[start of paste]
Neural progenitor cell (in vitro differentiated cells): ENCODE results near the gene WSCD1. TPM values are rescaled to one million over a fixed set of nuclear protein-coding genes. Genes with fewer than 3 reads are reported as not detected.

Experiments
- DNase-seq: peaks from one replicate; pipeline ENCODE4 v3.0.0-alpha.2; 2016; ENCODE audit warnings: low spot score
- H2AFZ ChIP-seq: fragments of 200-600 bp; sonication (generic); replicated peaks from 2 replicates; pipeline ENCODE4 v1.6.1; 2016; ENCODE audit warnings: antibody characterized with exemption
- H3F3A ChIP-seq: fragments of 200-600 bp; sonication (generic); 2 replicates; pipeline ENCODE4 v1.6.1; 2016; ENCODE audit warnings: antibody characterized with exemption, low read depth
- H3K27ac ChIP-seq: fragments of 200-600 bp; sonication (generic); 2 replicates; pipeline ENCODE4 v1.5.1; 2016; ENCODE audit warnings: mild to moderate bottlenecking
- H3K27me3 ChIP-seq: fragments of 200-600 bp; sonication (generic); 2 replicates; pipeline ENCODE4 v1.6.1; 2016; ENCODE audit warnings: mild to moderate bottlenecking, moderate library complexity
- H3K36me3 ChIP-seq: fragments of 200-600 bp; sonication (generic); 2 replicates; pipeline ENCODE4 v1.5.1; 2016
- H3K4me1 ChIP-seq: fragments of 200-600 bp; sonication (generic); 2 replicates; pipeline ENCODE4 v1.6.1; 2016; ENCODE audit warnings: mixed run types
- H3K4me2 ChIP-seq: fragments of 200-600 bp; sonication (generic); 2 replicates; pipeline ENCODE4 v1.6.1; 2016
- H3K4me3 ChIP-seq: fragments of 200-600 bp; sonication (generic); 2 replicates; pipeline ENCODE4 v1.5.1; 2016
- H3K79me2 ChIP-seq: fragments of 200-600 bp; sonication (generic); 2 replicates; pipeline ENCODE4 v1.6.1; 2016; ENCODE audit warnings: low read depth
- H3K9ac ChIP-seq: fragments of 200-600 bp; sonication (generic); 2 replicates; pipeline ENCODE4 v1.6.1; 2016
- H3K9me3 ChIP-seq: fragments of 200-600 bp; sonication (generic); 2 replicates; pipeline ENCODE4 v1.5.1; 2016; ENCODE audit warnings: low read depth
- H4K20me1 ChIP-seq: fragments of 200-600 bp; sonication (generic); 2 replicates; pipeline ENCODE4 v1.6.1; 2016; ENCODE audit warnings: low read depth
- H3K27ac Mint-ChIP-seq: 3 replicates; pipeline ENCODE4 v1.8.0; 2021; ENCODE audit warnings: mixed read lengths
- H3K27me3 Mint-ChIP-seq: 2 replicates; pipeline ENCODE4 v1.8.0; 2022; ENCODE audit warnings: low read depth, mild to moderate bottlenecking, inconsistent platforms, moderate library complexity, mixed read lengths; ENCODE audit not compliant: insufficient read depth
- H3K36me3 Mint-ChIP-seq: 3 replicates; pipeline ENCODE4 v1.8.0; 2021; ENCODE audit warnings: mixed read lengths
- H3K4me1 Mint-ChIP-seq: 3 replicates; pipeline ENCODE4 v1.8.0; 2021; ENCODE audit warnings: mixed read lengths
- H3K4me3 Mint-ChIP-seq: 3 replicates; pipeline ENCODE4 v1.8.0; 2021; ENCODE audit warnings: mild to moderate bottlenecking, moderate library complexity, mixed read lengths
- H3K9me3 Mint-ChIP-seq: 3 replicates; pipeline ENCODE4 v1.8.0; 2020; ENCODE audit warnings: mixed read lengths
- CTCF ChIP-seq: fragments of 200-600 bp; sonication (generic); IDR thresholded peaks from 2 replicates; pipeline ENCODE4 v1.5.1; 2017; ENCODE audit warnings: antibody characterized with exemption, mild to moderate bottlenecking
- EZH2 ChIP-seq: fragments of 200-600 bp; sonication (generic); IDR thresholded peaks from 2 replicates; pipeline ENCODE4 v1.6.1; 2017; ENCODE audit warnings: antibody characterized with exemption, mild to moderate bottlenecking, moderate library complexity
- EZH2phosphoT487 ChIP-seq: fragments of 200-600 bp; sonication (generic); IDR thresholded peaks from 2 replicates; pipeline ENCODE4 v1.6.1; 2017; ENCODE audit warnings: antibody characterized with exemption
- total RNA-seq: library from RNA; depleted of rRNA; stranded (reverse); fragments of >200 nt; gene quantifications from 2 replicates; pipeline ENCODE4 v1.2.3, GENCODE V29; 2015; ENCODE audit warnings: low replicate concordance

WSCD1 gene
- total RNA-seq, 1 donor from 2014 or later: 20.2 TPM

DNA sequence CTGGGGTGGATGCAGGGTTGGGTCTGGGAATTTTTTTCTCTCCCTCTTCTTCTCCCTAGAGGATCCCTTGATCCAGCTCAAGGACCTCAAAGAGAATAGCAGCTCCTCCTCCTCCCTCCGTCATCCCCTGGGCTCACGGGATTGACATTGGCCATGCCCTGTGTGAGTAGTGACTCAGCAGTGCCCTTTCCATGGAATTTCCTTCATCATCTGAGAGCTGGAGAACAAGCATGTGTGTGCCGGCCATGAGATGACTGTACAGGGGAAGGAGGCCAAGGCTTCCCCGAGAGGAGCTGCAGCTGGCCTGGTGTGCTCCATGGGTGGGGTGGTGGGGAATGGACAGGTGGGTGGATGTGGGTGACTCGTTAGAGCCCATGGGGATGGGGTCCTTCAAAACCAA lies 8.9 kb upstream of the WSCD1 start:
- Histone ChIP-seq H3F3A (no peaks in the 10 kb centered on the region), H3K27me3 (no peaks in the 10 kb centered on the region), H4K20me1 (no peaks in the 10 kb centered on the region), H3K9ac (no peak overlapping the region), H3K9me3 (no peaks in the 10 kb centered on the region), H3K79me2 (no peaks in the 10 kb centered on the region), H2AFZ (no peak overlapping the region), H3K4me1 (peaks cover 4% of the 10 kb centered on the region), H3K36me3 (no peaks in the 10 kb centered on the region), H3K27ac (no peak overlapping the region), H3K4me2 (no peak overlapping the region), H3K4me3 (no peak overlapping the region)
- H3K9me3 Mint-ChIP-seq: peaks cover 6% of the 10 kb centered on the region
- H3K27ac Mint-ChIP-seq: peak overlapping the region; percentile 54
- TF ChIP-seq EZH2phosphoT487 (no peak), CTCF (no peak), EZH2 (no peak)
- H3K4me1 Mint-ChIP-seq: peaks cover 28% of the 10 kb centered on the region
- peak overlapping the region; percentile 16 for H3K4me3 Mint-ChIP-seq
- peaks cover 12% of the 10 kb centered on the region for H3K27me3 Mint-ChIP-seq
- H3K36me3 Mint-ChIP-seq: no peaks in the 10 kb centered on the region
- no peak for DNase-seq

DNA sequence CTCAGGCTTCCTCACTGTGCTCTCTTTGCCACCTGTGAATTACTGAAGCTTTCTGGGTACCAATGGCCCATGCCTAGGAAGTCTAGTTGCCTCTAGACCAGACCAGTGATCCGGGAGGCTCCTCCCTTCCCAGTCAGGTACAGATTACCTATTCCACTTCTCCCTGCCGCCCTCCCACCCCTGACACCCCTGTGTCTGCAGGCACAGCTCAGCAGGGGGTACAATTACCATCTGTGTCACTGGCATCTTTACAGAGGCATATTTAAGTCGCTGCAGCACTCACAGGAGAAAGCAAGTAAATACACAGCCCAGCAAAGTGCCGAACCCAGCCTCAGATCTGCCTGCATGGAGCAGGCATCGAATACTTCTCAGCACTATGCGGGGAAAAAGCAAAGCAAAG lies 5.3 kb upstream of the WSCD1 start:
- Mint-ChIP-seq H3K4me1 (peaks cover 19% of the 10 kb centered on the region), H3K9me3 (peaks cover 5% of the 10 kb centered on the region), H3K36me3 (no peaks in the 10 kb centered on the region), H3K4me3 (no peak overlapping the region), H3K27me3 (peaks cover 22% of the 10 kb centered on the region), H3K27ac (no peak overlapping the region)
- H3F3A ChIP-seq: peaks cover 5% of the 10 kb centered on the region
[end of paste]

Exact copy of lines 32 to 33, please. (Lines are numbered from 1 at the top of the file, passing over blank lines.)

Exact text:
- TF ChIP-seq EZH2phosphoT487 (no peak), CTCF (no peak), EZH2 (no peak)
- H3K4me1 Mint-ChIP-seq: peaks cover 28% of the 10 kb centered on the region